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Saturday, January 27, 2018

Lady Bird

I finally saw the movie Lady Bird tonight, after wanting to see it since it was originally released. Now that it has Academy Awards nominations, it's back in theaters. (I don't think it's first run in Lansing lasted more than a few weeks).
We don't get a chance to see many coming-of-age movies with female protagonists, and that is what Lady Bird primarily is. Saoirse Ronan (first name ronounced "SIR-shuh," by the way) delivers a nuanced performance as the titular Christin "Lady Bird" McPherson, a senior at an all-girls Catholic high school in Sacramento, California. In an attempt to forge a new identity, Christina insists that everyone refer to her as Lady Bird. (We are not given a reason as to why she chose "Lady Bird" as her new name).
Lady Bird is a girl who, despite not being a particularly great student (good, but not great), is not lacking in self-confidence. In this, she is similar to Max Fischer from Wes Anderson's film Rushmore. She successfully tries out for the school play, and bravely approaches boys she likes. She dresses with quirky flare, and has a mischievous side.
Lady Bird's biggest conflict is with her passive-aggressive and often cutting mother, who loves her daughter but has a difficult time expressing it.
The movie follows Lady Bird through the ups and downs of her senior year, in the aftermath of a nation shaken by 9/11. (The movie takes place in 2002 and 2003). Though the events of that era merely provide background, the characters--to some extent--seem to be suffering through the uncertainty and emotional depression of that era. (It's strange to watch a movie from 2002 and think of it as an historical artifact). We watch the evolution of Lady Bird as she tries hard to both find out who she is and break away from what she views as her stultifying surroundings, only to make discoveries in the end that might have surprised her. (I won't give away too much)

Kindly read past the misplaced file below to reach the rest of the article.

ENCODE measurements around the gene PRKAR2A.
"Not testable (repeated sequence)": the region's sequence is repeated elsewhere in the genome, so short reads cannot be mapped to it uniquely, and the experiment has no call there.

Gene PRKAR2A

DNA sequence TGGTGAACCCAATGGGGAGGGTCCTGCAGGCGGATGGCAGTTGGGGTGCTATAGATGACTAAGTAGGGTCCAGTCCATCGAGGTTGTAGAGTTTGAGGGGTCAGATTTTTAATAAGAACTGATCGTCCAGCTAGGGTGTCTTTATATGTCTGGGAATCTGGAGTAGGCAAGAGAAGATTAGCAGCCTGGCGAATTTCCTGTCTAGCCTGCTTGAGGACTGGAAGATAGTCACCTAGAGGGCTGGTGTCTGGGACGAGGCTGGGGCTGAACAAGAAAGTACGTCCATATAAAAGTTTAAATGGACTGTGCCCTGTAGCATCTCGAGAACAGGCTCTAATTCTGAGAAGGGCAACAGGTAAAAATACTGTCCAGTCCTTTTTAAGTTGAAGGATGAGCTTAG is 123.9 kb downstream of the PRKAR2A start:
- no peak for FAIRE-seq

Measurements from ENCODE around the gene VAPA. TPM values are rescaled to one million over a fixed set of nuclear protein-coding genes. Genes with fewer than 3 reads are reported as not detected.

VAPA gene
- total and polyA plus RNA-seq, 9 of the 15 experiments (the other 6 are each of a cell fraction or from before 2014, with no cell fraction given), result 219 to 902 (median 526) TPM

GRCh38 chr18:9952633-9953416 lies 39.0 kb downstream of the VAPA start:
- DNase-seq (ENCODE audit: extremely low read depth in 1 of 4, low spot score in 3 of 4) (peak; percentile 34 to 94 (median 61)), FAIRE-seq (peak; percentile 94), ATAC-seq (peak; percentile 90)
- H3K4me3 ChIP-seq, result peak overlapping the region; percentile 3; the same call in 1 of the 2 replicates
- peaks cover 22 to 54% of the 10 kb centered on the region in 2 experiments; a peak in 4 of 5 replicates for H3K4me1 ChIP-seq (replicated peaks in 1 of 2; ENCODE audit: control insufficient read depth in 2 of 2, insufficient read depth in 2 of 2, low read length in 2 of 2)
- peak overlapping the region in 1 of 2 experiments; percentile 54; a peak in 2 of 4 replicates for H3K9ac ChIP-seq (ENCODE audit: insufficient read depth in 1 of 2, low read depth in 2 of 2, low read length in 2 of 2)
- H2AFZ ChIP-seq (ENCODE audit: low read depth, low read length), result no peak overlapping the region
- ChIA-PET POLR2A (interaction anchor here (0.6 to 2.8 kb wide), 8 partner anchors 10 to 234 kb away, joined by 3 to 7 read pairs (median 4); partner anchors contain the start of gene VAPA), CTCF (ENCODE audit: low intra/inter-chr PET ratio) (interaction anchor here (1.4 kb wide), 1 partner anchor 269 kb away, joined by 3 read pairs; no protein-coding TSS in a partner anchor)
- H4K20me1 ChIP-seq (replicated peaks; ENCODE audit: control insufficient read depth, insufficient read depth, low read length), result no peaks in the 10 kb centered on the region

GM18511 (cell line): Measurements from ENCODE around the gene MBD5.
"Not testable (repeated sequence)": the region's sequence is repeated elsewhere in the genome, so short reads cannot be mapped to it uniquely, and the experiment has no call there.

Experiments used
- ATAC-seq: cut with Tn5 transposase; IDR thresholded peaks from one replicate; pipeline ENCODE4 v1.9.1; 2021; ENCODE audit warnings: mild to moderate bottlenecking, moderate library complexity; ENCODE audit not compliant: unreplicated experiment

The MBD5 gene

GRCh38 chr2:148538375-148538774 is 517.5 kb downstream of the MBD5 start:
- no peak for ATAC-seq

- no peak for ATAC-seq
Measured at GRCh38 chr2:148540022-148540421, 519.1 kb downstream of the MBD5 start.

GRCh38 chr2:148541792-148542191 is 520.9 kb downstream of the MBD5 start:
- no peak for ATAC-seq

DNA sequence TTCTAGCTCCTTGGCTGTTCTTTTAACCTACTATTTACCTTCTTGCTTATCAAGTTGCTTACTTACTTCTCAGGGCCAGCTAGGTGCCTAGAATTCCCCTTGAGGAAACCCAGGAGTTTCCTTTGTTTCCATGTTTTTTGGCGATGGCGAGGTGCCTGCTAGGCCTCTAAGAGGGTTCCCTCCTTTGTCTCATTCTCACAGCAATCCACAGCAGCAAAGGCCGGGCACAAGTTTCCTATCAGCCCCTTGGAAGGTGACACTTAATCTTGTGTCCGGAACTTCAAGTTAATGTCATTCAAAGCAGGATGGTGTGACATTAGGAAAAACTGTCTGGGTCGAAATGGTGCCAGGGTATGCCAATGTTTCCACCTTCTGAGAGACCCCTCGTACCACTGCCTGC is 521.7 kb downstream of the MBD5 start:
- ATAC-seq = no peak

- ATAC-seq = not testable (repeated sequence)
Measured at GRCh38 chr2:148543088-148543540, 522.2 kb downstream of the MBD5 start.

Greta Gerwig wrote a good script full of realistic dialogue, particularly between Lady Bird and her mother (played by the always excellent Laurie Metcalf). What I particularly appreciate is that, whether by design or not, she left enough gaps in the storytelling for the viewer to fill in themselves.
Lady Bird doesn't break any new ground in filmmaking, but it is a thoughtful, well-written, and certainly well-performed little movie--and a promising directorial debut for Greta Gerwig.

Thursday, December 14, 2017

Casual album discussion: U2, War

U2 had a new album out, Songs of Experience, so I have decided to go back and revisit their back catalog.

U2: War. Sometimes it’s hard to remember a time when U2 wasn’t huge, though they were getting there with War. They were still the earnest and idealistic young Irishmen and not yet the established corporate dad rockers of today. And in 1983, they were virtually unknown in my little corner of the world: Michigan’s Thumb region.
It’s even more mind-blowing when I ponder the fact that I’ve been listening to this band since I was about 17-years-old, and now I’m almost 50—and they are still together making music.